I always love articles that are like “X Ways You Can Double Your Savings.”
But then they’re like:
1. Never eat takeout!
2. Send 50% of your paycheck directly to your savings account!
3. Buy all your clothes at Goodwill! Your kids don’t care!
4. Line dry all of your clothes to save money on your electric bill and have Super Fresh Smelling Clothes!
And I’m like:
1. You have clearly never had to run three kids around to practices/events/sports from 2:30 to 7 pm on a Wednesday. Don't you dare judge me. Jerk.
2. And buy food wiiiiith?
3. Have you SEEN what they have at Goodwill?
4. No. Just, no.
I think the folks that write things like this have good intentions. They are probably just trying to be innovative; but instead of being innovative, they are being ridiculous.
Take the whole “Save X% of your paycheck.” It’s never like “Save $5.” Guess what? Most of the time, even the most frugal people can’t save 20% of their paycheck. Because they need that money to live.
I’ve been notoriously lousy at saving money for a few reasons.
1. I like stuff.
2. I have no self-control (which I can partly blame on mental illness but still).
3. See #1
But in the last six months I’ve paid off all of our debt, saved enough money to buy a(nother) house, and really changed the way I feel about myself and my needs overall.*
*Disclaimer: Almost all of my income can go toward debt etc because my husband has a good job.**
**Double disclaimer: Prior to six months ago, I spent every penny of said income. Because I’m that good at being an adult.***
***Not very good at being an adult.
Anyway, here is my list of super practical ways to save money.
They are the things that worked for me; I know they will work for you.
1. Start by itemizing an entire month’s spending.
This is so boring (and also sometimes kind of humiliating), but you have got to start here.
You do not have to use budgeting software or anything fancy. Get a piece of paper and turn it sideways. Make columns for the following: Grocery. Dining out. Mortgage/Rent. Utilities (cable, electricity). Car expenses. Loans/debt. Medical care. Clothing. Gifts. Misc household expenses (like repairs, etc.). We also have a small budget for spending money for both of us and allowance for the big kids.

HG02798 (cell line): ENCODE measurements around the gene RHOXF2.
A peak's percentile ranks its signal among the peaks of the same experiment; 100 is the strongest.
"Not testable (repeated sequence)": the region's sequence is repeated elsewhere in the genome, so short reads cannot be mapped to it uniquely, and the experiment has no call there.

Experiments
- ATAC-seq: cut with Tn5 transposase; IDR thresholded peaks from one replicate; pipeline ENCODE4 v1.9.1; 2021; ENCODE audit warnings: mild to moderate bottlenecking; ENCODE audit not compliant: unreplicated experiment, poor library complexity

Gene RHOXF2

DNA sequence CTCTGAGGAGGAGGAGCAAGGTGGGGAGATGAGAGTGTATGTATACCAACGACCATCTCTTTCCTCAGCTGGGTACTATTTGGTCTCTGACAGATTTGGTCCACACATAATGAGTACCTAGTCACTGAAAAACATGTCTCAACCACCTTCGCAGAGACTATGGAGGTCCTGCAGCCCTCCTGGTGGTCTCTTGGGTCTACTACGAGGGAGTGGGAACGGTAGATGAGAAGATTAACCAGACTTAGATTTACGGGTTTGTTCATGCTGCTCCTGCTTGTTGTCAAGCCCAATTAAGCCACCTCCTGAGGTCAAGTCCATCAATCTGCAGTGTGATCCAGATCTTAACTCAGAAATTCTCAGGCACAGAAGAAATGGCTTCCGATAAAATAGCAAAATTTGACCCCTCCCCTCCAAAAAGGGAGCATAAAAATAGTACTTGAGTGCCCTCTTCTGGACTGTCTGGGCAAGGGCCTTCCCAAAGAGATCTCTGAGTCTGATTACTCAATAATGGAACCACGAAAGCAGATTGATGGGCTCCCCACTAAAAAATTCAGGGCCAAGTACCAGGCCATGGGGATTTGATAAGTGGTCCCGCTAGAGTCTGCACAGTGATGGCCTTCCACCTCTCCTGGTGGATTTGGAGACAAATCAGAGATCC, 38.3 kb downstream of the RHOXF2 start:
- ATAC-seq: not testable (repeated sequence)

I took it a step further and made columns for Target and Amazon.
And then I cried.
Once I did this, I was ALARMED by two things:
The amount of money I spent at Amazon (mostly on books).
The amount of money we spent eating out (seriously it adds up SO fast).
I mean, if you are as embarrassed as I was, you probably should just go ahead and get it out.
But then move on. You are here to make changes. You are going to save money. You have to start somewhere. Somewhere is staring your crap spending habits right in the face.
You don’t have to do anything with this list. Unless you want to. I hung it over my desk.
Part 1A (optional for those of you with debt):
I used unburyme.com to track all of our existing debt. This is free and an awesome way to project various scenarios depending on how much you can pay per month.
We've got two car payments and one student loan left.
This looks infinitely better than it did. I wish I had a screenshot of this screen in March. It was terrifying.
I didn’t like seeing these numbers because it made the debt very real to me. But it was also a very real eye opener.
This is legitimately one of the most brilliant things ever.
Acorns is a simple investment app.
Don’t be scared of the word investment. You don’t have to know anything to use this. In fact, the very very best way to invest money is to find a place to put it (a good mutual fund, Vanguard is my choice), and forget it is there.
That’s what Acorns does.
You can schedule it to auto-deduct a set amount of money each month (starting at $5). But that’s not the best part. The best part is the Round-Up feature.